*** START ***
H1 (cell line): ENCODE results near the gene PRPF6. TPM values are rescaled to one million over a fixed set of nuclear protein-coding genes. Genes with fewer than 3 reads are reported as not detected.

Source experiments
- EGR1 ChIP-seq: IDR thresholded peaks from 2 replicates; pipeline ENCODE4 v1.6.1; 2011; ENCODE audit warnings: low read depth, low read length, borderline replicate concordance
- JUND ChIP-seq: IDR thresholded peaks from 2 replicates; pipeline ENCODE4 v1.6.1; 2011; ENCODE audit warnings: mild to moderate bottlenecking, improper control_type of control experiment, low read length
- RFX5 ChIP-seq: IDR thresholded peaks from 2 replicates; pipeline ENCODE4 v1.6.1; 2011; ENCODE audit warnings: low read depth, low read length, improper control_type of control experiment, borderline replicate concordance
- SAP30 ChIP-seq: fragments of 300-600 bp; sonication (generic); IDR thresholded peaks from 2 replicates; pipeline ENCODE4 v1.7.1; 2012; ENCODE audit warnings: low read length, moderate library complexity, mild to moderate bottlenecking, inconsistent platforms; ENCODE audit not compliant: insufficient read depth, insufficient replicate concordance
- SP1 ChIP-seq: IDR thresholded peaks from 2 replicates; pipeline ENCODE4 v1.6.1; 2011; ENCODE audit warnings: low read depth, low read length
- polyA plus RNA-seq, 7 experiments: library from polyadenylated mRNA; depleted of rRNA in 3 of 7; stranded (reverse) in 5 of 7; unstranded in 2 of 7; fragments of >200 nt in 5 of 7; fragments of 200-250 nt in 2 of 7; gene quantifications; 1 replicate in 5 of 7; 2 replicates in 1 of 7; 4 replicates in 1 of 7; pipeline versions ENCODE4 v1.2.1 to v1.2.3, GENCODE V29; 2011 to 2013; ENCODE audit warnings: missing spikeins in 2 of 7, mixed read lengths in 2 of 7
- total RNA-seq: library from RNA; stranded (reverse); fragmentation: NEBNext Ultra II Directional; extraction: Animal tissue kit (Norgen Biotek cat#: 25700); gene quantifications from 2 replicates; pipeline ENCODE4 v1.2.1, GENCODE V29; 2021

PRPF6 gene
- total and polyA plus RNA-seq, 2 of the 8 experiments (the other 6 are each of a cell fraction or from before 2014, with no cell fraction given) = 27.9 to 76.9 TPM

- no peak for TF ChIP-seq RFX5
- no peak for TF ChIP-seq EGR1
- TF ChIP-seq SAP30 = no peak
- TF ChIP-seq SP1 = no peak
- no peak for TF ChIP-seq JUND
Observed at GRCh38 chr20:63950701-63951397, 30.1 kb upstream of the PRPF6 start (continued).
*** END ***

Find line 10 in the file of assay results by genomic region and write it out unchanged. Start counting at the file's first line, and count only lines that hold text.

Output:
PRPF6 gene